Bram Stoker was not the first person to write about vampires. Irishman Sheridan Le Fanu, for instance, had already plopped a vampire—not just a vampire but a lesbian vampire—into popular fiction when nobody was looking. His fellow countryman Stoker was late to the game when he published Dracula in 1897.
But something about Count Dracula clicked. Helped along by screen portrayals by such icons as Béla Lugosi and Christopher Lee, the Transylvanian monster took his enduring place in pop culture. The popularity of vampires in general and Dracula in particular stems from Stoker’s horror story.
If you haven’t read the novel yet, shame on you.
This is rich, coming from me, as I only finished reading it Tuesday—but I feel really, really bad for having avoided it for so long. I had worried that the original Dracula might disappoint me, compared to a century of great imitators, and I was reluctant to attempt a novel full of purple Victorian language. I was wrong on both counts. (Both “counts”! Ha! Ha ha ha!) The titular character was brilliant, the storytelling was intense, and the prose was easy for the contemporary eye.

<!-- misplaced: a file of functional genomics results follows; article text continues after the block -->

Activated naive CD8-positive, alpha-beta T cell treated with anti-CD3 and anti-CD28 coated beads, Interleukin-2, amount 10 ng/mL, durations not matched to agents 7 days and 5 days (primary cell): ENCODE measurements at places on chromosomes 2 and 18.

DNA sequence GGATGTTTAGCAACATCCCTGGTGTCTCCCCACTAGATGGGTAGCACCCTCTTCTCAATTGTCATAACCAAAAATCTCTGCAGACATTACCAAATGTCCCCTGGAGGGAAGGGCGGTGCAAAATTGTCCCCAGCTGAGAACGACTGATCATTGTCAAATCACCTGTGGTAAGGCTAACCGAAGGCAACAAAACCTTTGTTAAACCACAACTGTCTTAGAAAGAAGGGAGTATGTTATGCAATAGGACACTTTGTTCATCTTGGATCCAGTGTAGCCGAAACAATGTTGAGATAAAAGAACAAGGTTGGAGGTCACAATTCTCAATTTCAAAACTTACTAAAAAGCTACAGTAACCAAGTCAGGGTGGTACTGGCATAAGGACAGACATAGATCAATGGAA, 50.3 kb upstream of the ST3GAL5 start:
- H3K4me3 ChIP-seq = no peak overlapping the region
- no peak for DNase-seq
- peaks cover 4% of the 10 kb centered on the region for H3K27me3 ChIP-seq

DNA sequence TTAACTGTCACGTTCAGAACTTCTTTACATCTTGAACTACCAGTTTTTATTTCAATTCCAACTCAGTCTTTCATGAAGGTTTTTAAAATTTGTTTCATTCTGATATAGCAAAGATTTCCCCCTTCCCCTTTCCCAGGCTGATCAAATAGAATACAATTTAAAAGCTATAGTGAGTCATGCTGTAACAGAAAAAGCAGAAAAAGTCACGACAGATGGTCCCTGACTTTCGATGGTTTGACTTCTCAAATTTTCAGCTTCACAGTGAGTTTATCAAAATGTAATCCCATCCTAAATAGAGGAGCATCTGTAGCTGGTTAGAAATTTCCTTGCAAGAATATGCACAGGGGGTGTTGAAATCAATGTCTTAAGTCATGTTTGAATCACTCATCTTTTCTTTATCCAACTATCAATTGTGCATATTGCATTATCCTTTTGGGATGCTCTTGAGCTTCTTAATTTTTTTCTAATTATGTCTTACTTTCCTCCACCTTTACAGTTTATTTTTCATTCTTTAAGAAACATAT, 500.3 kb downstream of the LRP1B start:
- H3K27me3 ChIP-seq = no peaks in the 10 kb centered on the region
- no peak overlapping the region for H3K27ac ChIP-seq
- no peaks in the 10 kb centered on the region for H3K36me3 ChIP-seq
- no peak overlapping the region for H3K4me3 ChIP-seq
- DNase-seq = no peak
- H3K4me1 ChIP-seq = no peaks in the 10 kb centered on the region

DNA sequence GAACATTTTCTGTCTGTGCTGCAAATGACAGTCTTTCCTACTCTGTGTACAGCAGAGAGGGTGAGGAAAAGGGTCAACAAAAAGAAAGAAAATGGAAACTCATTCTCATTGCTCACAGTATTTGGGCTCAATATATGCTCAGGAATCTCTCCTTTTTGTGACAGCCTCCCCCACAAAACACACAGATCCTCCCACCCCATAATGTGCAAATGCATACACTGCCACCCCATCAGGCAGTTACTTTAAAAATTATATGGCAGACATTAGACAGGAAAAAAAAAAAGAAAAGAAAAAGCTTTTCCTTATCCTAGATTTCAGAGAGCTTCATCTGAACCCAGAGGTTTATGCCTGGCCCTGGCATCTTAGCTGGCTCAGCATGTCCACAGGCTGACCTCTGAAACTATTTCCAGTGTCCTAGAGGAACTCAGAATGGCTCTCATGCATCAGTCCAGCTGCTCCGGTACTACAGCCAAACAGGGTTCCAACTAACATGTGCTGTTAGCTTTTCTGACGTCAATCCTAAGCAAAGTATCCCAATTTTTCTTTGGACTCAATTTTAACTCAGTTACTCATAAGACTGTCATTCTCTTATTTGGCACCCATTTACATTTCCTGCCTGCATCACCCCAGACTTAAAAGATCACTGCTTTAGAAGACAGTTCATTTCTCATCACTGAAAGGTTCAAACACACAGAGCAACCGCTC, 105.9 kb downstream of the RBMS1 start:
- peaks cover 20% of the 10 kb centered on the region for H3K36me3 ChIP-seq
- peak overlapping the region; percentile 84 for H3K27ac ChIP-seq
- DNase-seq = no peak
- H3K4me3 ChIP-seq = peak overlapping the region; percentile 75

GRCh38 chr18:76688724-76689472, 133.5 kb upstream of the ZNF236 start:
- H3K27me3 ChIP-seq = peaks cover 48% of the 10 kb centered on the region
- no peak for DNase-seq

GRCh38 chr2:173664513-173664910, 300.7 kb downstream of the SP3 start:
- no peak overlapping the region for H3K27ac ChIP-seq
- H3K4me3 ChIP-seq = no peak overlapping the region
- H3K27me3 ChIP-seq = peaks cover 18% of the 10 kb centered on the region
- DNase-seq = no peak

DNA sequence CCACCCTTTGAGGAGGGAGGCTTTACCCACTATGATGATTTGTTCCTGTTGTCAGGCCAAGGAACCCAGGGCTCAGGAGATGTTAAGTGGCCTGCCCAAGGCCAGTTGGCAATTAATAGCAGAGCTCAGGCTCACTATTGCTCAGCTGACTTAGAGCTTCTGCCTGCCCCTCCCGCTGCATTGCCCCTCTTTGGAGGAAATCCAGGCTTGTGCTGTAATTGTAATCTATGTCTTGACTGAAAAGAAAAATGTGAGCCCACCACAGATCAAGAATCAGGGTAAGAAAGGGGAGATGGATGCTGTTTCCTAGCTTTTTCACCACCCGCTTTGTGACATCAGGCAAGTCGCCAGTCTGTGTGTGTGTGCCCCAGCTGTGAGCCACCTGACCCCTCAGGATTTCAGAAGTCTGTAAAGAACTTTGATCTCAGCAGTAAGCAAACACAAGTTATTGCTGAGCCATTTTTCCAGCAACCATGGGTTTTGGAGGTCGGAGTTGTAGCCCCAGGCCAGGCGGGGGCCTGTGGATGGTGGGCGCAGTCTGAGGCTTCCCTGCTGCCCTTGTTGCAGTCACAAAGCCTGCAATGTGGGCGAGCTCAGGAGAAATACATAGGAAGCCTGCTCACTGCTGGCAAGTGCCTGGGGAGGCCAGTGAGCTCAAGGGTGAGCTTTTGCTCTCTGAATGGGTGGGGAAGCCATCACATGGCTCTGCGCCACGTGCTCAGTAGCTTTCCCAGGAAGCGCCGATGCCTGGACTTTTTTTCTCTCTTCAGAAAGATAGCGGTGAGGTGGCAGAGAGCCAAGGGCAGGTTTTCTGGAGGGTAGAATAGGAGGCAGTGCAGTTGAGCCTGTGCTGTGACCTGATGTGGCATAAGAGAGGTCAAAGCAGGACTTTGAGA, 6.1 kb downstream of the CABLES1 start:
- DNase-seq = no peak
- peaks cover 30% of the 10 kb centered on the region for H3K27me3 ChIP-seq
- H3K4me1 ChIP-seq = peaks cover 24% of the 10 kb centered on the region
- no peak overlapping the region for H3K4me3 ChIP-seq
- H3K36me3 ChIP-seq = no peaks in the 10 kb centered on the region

And, to my delight, I discovered that the story was full of surprises. We all know the basic story: there’s a centuries-old monster in Transylvania who dines on human blood, and a wise old doctor named Van Helsing intends to kill the vampire before the lovely Mina Harker becomes his next victim. But Stoker included far more material in his novel than could ever be put into film. There were characters, plot twists, and details that were unfamiliar and unexpected. Dracula, for instance, is perfectly able to walk about in sunlight. He wears no cape, though in one incongruous scene he dons a straw hat. I am not making this up.
Also unexpected was the humor. Funny turns of phrase and colorful secondary characters leavened the mood. And, if I may be so bold, certain steamy scenes also tempered the mood. Erotic passages and sensual descriptions, though muted to suit Victorian sensibilities, nonetheless suggest the perks of being undead: you have to sleep in a tomb and you face eternal damnation, but you get a really amazing sex life for your troubles.
Check the WRL catalog for Dracula